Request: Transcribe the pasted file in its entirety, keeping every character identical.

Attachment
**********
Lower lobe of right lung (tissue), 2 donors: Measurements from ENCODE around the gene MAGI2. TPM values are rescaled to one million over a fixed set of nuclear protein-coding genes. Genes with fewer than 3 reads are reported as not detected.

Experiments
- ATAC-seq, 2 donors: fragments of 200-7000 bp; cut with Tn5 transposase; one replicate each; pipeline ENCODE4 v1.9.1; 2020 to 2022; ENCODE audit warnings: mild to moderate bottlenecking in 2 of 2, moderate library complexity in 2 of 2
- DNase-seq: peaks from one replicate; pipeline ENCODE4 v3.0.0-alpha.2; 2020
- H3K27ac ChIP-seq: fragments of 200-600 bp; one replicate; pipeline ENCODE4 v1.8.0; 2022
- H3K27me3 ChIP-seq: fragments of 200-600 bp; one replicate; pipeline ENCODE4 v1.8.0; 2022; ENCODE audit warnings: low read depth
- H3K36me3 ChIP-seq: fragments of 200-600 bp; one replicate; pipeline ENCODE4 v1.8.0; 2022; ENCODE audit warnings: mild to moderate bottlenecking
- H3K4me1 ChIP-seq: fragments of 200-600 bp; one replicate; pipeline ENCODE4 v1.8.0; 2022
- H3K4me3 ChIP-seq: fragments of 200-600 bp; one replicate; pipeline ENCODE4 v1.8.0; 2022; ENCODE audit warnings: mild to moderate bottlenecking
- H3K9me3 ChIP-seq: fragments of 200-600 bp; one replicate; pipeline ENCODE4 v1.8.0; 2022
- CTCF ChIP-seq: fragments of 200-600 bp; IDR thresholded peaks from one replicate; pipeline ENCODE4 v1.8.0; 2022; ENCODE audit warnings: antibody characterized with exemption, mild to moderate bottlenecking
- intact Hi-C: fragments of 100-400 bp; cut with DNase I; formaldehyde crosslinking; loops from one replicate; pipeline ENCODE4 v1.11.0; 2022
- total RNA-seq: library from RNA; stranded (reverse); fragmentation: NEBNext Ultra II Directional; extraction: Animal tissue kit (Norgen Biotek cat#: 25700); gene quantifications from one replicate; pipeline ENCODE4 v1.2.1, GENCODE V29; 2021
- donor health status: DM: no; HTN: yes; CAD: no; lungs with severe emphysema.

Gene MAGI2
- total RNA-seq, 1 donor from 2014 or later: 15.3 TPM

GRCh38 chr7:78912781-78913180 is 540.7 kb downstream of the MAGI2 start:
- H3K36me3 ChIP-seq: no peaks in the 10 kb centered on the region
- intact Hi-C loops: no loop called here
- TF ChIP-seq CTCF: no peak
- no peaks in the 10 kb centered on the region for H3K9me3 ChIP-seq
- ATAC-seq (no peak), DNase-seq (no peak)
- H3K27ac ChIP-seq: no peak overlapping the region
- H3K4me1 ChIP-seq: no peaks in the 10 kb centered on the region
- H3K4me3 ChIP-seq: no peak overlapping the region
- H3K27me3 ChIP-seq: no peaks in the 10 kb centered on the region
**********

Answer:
Lower lobe of right lung (tissue), 2 donors: Measurements from ENCODE around the gene MAGI2. TPM values are rescaled to one million over a fixed set of nuclear protein-coding genes. Genes with fewer than 3 reads are reported as not detected.

Experiments
- ATAC-seq, 2 donors: fragments of 200-7000 bp; cut with Tn5 transposase; one replicate each; pipeline ENCODE4 v1.9.1; 2020 to 2022; ENCODE audit warnings: mild to moderate bottlenecking in 2 of 2, moderate library complexity in 2 of 2
- DNase-seq: peaks from one replicate; pipeline ENCODE4 v3.0.0-alpha.2; 2020
- H3K27ac ChIP-seq: fragments of 200-600 bp; one replicate; pipeline ENCODE4 v1.8.0; 2022
- H3K27me3 ChIP-seq: fragments of 200-600 bp; one replicate; pipeline ENCODE4 v1.8.0; 2022; ENCODE audit warnings: low read depth
- H3K36me3 ChIP-seq: fragments of 200-600 bp; one replicate; pipeline ENCODE4 v1.8.0; 2022; ENCODE audit warnings: mild to moderate bottlenecking
- H3K4me1 ChIP-seq: fragments of 200-600 bp; one replicate; pipeline ENCODE4 v1.8.0; 2022
- H3K4me3 ChIP-seq: fragments of 200-600 bp; one replicate; pipeline ENCODE4 v1.8.0; 2022; ENCODE audit warnings: mild to moderate bottlenecking
- H3K9me3 ChIP-seq: fragments of 200-600 bp; one replicate; pipeline ENCODE4 v1.8.0; 2022
- CTCF ChIP-seq: fragments of 200-600 bp; IDR thresholded peaks from one replicate; pipeline ENCODE4 v1.8.0; 2022; ENCODE audit warnings: antibody characterized with exemption, mild to moderate bottlenecking
- intact Hi-C: fragments of 100-400 bp; cut with DNase I; formaldehyde crosslinking; loops from one replicate; pipeline ENCODE4 v1.11.0; 2022
- total RNA-seq: library from RNA; stranded (reverse); fragmentation: NEBNext Ultra II Directional; extraction: Animal tissue kit (Norgen Biotek cat#: 25700); gene quantifications from one replicate; pipeline ENCODE4 v1.2.1, GENCODE V29; 2021
- donor health status: DM: no; HTN: yes; CAD: no; lungs with severe emphysema.

Gene MAGI2
- total RNA-seq, 1 donor from 2014 or later: 15.3 TPM

GRCh38 chr7:78912781-78913180 is 540.7 kb downstream of the MAGI2 start:
- H3K36me3 ChIP-seq: no peaks in the 10 kb centered on the region
- intact Hi-C loops: no loop called here
- TF ChIP-seq CTCF: no peak
- no peaks in the 10 kb centered on the region for H3K9me3 ChIP-seq
- ATAC-seq (no peak), DNase-seq (no peak)
- H3K27ac ChIP-seq: no peak overlapping the region
- H3K4me1 ChIP-seq: no peaks in the 10 kb centered on the region
- H3K4me3 ChIP-seq: no peak overlapping the region
- H3K27me3 ChIP-seq: no peaks in the 10 kb centered on the region